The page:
What's his name? Give us some more of those. I think it's good for parents to realize, because I would think before, I don't do that. But then when you guys start naming, like, oh, I did kind of do that. I would add to your great question, thinking about Sissy talking about how often you find moms asking girls about their relationships. And we talk about how easy it is to get too involved, hypervigilant in a girl's relational life. And I see a lot of it with moms of boys and their academic journey asking too many questions. And in this day and age where we have access to an online portal and any given day could identify what he didn't turn in, where he struggled, where he didn't test well, invites too much involvement off in that space. And I have a lot of moms who can't lead in that place. He gets in the car like, I notice you didn't turn that in.

I saw you made a 72 on your science test. And that frames the relationship in ways that I don't think are helpful. Like, too much of what we're talking about has to do with this. I had a teenage boy one day that I went down to the lobby to get, and I could tell he and his mom had had a tense conversation in the lobby.

And he said to me, if you were to go downstairs right now and ask my mom to hand you her iPad, I guarantee you her home screen is his school's online portal. That I think was his way of saying, like, it defines everything, most everything we talk about. And I think dads can get way too involved in a boy's athletic life. And I think we as males already tie too much of our identity to what we do. And I think it's the first invitation for boys, like, how are you performing? You know, even that we would lead sometimes with that question with boys, like, what sport do you play? As opposed to asking more questions just about who they are rather than what they do.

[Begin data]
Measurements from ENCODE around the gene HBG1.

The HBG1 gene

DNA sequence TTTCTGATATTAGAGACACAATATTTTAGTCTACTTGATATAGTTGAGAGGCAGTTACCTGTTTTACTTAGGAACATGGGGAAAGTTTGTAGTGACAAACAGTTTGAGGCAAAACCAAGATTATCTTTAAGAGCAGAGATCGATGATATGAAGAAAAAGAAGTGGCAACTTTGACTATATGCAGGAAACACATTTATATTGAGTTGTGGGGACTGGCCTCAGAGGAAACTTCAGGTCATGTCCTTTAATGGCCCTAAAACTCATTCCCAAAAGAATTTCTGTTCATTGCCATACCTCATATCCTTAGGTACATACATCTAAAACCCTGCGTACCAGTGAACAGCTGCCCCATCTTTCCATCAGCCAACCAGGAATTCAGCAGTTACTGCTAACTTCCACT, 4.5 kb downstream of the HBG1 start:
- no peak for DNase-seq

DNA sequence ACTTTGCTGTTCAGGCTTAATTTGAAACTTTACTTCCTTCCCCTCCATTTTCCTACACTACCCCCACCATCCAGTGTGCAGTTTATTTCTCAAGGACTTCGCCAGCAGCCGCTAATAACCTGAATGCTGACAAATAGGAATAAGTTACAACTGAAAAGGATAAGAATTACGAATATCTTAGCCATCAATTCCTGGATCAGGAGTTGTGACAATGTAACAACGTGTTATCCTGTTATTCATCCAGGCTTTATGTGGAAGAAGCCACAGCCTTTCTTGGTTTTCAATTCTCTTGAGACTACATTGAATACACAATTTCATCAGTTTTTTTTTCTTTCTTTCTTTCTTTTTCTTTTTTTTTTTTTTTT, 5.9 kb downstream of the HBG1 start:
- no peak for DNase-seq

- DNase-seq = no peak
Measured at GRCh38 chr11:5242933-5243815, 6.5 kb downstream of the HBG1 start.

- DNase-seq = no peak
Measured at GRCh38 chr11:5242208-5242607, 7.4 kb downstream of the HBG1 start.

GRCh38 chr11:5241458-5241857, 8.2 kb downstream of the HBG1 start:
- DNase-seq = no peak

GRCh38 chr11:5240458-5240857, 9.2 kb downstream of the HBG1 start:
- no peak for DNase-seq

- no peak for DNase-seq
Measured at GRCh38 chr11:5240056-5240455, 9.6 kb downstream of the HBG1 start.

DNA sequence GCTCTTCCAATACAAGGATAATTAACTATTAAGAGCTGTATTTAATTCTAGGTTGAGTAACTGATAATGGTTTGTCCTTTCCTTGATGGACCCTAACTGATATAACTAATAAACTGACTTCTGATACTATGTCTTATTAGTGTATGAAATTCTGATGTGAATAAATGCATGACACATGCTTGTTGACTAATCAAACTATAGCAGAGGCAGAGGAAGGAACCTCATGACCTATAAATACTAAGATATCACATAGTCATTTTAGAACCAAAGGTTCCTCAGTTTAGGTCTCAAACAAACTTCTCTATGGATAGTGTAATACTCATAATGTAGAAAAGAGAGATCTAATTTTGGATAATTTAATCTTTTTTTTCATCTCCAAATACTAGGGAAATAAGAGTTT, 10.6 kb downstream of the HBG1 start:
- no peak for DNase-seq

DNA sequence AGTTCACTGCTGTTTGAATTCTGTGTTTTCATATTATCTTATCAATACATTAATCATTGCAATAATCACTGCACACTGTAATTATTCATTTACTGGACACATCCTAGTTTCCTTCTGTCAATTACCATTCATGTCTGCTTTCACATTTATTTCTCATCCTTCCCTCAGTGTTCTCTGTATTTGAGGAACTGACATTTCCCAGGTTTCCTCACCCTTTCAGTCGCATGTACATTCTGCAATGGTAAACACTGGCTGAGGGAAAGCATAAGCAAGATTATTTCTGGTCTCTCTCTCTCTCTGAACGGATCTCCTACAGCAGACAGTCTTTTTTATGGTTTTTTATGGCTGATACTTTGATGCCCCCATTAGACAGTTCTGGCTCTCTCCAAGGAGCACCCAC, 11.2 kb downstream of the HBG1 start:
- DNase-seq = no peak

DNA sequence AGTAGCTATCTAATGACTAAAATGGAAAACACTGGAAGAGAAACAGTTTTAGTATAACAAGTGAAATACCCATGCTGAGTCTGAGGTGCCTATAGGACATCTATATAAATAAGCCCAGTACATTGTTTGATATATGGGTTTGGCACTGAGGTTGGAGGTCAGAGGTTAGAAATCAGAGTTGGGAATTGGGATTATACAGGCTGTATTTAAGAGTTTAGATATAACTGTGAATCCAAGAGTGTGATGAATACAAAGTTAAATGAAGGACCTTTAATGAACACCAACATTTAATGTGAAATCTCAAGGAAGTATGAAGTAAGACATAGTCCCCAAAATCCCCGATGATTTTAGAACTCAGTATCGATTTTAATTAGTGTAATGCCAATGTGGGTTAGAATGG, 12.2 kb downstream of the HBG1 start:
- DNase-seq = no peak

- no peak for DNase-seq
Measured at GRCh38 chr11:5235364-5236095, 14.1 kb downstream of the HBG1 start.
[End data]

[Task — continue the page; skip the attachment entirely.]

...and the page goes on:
That I think is what we do with men. What do you do? That's the first question we ask. Not like, what do you love? Tell me about your family.

We don't lead with those questions that are more about their personhood. A mom could say, was your coach nice to you? Oh, yes. How much playing time did he give you today?

Yes. Yeah, I had a mom, you know, I was an athlete my whole career, and I had a mom that celebrated every single mom. You know, dad was gone. And I think that helped me as a dad, then, never to put the performance thing on them.

It's like, I just didn't. I coached a lot of them even through high school, but it was a joy to just. And when I wasn't coaching, we never went to a coach. Never said, hey, why is my kid?

Never did it. We trusted them. And they were some bad coaches. And we still trusted them, but it was like, don't step in there and don't put that pressure on your kids to do something that maybe God doesn't even create them to do. I think, too, as I go through that and wonder about the questions that I ask my kids. Because my parents didn't really ask me anything ever, besides if anyone said I looked nice. I didn't want to be that parent. I wanted to be more involved. So I think the parents have a good intent. They want to help their kids.

But this frames it up and helps us to know what that looks like. We're Dave and Anne Wilson, and you've been listening to Family Life Today. We've been talking with Sissy Goff and David Thomas. David's written a book called Braising Emotionally Strong Boys, and you can get a copy at familylifetoday.com. And Sissy's written a book called The Worry-Free Parent, Living in Confidence So Your Kids Can Too. And when you partner financially with Family Life to help more conversations like today's get into more homes, we want to send you a copy of her book as our thanks. You can partner with us at familylifetoday.com or by calling 800-358-6329.

That's 1-800-F as in Family, L as in Life, and then the word today. Or you can mail us your donation to Family Life at 100 Lake Hart Drive, Orlando, Florida, 32832. And make sure to let us know you'd like a copy of The Worry-Free Parent by Sissy Goff. And thanks for partnering with Family Life. And thanks for listening. We'll see you back next time for another edition of Family Life Today. Family Life Today is a donor-supported production of Family Life, a crew ministry. Helping you pursue the relationships that matter most.
Whisper: medium.en / 2024-06-10 07:16:26 / 2024-06-10 07:29:46 / 13